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Discussion Starter · #1 · (Edited)
After an amazing first 3 weeks with my first co2 setup, things are starting to go a bit sour. I have fresh UNS contrasoil in the tank, co2 at 1-2 bps with the drop checker lime green, about 26-32 watts of light, lights on for 6 hrs with co2 coming on one hour before lights on and one hour before lights off. Tank is a 12 gal long. I have a canister with jet outflow, surface skimmer, and a powerful wavemaker so there is plenty of surface agitation as it is a stream tank with 12 rainbow shiners and 2 white cloud minnows. I have monte carlo, dwarf hairgrass, Christmas Moss, blyxa japonica, hydrocotyle Japan, some staurogyne repens, and I (used) to have some healthy mats of UG but it has since melted off. The hydrocotyle is the only thing pearling. Now I went without dosing ferts for the first week, then tried dosing one pump of thrive c and I got BGA. Removed it, did a water change, and added the wavemaker and the algae disappeared. During the next WC I dosed one pump thrive + and again, BGA appeared. I did another WC and dosed one pump of thrive + again and the BGA has only gotten worse. Now I have standard green algae over my driftwood and rocks. It seems like every time I dose the all in one ferts it makes everything go sour, but my plants haven't been growing as well since after the 3 week mark. They started out strong and now things have slowed down. What am I doing wrong?

I know the UG probably melted from the algae and also from the sudden addition of water column ferts. But im only dosing about 1/4 of what EI calls for, so why is algae becoming a problem? I'm doing my best to remove the plant melt, but have a hard time getting the monte carlo because all the new growth is growing off the melted stuff. My nitrates are about 20 ppm but I don't currently have a way to test phosphates. Does anything seem off here? I'm wondering if I'm having issues because of a nutrient deficiency, or an excess in a micro/macro....here's the tank from day 11-16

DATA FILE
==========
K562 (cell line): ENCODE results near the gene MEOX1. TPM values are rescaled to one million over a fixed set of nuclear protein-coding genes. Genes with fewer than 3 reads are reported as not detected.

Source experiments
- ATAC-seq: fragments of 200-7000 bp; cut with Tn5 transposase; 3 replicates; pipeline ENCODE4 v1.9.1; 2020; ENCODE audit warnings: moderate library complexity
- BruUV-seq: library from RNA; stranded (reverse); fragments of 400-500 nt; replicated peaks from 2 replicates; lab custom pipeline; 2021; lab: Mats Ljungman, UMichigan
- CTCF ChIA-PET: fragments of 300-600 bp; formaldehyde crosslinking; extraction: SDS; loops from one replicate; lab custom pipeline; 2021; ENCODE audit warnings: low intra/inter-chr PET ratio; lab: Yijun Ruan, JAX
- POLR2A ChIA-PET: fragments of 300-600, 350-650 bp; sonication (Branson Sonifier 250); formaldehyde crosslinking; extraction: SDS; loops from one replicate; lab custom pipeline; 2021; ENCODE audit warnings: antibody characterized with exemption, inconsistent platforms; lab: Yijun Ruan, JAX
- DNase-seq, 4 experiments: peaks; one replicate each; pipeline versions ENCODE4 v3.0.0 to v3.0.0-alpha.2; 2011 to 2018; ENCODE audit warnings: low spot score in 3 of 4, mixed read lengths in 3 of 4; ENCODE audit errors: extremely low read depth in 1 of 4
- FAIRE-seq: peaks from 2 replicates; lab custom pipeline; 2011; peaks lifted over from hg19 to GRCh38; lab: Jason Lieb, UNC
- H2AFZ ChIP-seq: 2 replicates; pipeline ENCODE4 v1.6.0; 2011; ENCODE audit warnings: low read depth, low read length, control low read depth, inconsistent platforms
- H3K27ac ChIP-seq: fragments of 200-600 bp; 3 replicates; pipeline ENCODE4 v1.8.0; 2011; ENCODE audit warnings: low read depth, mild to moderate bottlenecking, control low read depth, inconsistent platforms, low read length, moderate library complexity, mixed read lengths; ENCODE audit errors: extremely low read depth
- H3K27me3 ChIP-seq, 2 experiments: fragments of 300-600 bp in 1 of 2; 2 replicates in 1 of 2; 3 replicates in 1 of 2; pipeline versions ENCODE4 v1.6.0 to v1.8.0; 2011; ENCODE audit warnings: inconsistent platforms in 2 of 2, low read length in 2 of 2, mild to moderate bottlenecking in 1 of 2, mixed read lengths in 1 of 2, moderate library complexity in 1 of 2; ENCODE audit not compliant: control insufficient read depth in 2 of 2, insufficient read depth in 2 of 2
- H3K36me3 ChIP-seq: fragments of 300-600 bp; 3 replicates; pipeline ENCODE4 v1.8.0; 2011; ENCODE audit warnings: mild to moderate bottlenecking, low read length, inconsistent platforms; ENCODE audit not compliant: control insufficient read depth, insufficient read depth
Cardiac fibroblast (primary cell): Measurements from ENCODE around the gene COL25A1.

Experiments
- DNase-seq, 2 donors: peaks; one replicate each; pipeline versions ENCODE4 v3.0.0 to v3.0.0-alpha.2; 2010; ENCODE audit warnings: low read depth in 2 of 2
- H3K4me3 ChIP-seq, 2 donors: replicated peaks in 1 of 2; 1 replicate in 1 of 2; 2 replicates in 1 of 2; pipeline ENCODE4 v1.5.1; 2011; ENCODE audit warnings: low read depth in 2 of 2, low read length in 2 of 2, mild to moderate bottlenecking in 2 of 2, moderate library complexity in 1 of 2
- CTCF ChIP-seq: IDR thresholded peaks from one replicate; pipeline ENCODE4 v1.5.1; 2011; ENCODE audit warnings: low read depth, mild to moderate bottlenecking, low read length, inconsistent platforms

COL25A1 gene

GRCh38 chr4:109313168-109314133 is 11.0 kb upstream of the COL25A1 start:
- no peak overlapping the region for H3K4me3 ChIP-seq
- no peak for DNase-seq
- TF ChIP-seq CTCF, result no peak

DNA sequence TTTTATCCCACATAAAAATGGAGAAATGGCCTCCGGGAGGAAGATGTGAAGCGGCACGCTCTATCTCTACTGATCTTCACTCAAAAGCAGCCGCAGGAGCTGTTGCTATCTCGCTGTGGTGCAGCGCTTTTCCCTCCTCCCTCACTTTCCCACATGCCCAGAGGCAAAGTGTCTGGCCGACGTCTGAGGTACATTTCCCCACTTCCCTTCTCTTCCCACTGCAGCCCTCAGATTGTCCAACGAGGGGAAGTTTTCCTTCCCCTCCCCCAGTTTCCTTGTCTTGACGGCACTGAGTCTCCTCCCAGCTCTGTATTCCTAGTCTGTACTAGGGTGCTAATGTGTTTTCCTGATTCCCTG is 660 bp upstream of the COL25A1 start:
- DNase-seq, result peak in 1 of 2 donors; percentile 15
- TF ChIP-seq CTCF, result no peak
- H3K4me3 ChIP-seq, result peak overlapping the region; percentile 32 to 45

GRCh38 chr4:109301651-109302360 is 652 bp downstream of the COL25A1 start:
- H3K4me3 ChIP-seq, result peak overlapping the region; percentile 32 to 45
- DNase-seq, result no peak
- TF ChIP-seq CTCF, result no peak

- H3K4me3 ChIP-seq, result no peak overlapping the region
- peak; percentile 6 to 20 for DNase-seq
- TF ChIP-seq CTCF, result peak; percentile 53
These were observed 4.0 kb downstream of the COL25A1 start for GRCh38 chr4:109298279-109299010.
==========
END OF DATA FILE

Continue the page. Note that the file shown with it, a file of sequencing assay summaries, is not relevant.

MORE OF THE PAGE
Green Natural foods Organism Leaf vegetable Aquatic plant
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Here it is today, day 28. UG is pretty much all gone but a few threads of leaves here and there. As you can see algae issue and also the monte carlo isn't looking so hot.

Plant Terrestrial plant Natural landscape Watercourse Grass
Plant Grass Terrestrial plant Wood Groundcover
Plant Botany Terrestrial plant Wood Vegetation
 

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Looks like regular algae as opposed to cyno which is really a bacteria infection. Since this is a new tank with an active substrate, are you doing the daily water change of 50% in the first week, every other day in the second week, and 3 times in week 3 and twice in week 4 schedule? If not then thars your problem. At this point I would do a few BIG 70+% water changes in a row and then do 2 water changes a week for the next couple of weeks before going back to a more normal 70+% water change once weekly. Also can plant more stems or use floating plants to soak up excess nutrients. This is a new tank so plants are not going to be growing well right away.
 

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Discussion Starter · #4 ·
Is it truly bga (cyano)? Or is it sheet? Cyano smells pretty bad. Sheet is more earthy smelling.
It's a mix of both. I always battle with cyano in my tanks, every single one which is what leads me to believe my tap may already be high in phosphates perhaps? Then when I dose macros with the all in one it triggers the cyano? I just bought a phosphate test which will be here later next week so hopefully I may have a better idea of where to go from here once I figure out where the tap is at.